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Hydraulic fracking releases ancient radioactive brine

by CIFAR Mar 4 / 14

Hydraulic fracturing, or fracking, is a widespread technique used by the oil and gas industry to obtain natural gas from shale rock, a type of sedimentary rock that contains hydrocarbons that cannot be recovered using conventional techniques. The process involves drilling thousands of feet into the Earth’s subsurface and injecting a special mixture of water, sand and chemicals to crack the rock and release the gas.

Hydraulic fracturing (fracking) gas drilling concept illustration.
Image: Istockphoto

Since approximately one quarter of the fluid returns to the surface through the process, the chemical composition of the returning fluid is of interest to researchers. Studies have shown previously that the wastewater liquid that flows back after fracking contains elements that were not part of the initial solution.

A new paper co-authored by Associate Director Lee Kump (Penn State) accepted for publication in Applied Geochemistry studied four separate fracking locations in the Marcellus Formation located in Pennsylvania, USA – a sedimentary rock formation rich in untapped natural gas reserves – in order to determine the origin and concentrations of these foreign elements.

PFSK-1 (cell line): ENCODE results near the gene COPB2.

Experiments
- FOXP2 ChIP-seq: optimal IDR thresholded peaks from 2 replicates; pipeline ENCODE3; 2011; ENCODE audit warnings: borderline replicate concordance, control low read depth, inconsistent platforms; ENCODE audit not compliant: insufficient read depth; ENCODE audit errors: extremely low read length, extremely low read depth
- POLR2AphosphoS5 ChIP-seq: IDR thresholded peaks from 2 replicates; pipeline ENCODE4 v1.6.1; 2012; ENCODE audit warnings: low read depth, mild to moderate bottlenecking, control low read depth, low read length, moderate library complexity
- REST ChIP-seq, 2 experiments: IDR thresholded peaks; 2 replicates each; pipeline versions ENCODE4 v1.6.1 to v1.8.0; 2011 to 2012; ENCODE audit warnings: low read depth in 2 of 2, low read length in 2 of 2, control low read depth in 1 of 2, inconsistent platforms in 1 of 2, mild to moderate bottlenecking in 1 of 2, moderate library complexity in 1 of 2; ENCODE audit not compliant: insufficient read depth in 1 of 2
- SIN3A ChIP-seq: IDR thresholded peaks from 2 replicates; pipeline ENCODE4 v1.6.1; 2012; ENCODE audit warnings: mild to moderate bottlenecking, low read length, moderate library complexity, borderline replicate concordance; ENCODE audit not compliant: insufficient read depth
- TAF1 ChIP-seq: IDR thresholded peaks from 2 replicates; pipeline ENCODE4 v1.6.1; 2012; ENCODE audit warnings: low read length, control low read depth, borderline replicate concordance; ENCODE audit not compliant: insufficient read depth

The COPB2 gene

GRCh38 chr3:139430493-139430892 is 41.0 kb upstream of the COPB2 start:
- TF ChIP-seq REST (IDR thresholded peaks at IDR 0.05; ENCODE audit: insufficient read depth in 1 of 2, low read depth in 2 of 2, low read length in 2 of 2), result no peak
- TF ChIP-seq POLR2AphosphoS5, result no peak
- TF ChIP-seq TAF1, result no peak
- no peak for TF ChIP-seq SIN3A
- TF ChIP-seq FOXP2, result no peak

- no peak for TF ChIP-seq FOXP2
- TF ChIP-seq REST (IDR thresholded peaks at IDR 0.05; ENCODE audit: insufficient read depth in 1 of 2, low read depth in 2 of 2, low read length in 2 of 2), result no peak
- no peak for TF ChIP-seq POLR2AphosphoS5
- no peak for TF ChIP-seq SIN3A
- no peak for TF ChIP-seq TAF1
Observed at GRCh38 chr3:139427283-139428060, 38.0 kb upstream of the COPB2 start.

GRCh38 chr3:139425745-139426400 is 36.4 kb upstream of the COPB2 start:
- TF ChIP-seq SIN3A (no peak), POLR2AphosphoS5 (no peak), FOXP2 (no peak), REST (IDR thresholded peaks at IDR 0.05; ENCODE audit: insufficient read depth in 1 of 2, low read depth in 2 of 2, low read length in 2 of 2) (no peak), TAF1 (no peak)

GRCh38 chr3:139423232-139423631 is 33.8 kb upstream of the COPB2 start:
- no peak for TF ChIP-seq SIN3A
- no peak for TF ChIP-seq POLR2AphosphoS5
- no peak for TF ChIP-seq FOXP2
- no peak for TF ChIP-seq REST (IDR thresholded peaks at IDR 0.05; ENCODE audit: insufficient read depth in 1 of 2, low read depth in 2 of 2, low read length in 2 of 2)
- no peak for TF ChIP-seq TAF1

Chemical analysis showed that the fluids that flowed back within 90 days of fracking comprised high levels of salinity, along with radium and barium. Their analysis showed that the initial solution was contaminated not as a result of the fracking process, itself, but from the contact with ancient deposits of evaporated seawater from the Paleozoic era, at approximately 8,000 feet below the surface. The high concentration of salts and radioactive elements in flow-back wastewaters are harmful to human health, and even when diluted, are still many times above their drinking water limits.

The study also underscored the importance of proper disposal of these flow-back fluids to mitigate their impact on the environment.

“There is a growing interest in reusing the flow-back water as fracking fluid so that the natural brine and radiation is returned to where it originated,” says Kump. “Doing so will help to keep the brine from potentially ending up in drinking water, and it also reduces the water demand on the fracking process itself.”

This study was funded by the Pennsylvania Department of Environmental Protection.